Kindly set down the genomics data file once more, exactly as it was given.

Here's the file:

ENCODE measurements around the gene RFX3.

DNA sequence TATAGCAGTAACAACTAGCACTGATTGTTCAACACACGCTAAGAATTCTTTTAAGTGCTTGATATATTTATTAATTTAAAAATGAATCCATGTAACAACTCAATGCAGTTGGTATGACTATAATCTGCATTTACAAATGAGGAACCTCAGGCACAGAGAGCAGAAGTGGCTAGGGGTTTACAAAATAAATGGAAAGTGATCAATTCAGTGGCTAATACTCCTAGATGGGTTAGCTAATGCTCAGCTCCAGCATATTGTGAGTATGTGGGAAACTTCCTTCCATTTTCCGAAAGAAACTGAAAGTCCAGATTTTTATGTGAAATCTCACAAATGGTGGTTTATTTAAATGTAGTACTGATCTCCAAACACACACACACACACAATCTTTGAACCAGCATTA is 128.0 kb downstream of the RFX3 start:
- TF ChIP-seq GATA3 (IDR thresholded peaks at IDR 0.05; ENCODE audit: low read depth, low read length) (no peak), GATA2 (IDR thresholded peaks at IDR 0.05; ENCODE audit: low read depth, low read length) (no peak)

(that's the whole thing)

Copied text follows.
ENCODE measurements around the gene RFX3.

DNA sequence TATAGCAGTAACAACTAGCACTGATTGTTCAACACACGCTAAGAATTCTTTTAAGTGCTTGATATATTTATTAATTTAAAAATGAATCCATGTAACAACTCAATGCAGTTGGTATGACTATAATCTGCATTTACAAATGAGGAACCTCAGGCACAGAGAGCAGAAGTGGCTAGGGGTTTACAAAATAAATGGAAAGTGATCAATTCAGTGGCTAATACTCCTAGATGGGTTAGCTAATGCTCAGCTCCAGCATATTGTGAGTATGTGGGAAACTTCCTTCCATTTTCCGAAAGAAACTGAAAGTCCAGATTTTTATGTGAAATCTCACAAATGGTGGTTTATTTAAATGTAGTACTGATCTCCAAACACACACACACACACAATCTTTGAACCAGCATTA is 128.0 kb downstream of the RFX3 start:
- TF ChIP-seq GATA3 (IDR thresholded peaks at IDR 0.05; ENCODE audit: low read depth, low read length) (no peak), GATA2 (IDR thresholded peaks at IDR 0.05; ENCODE audit: low read depth, low read length) (no peak)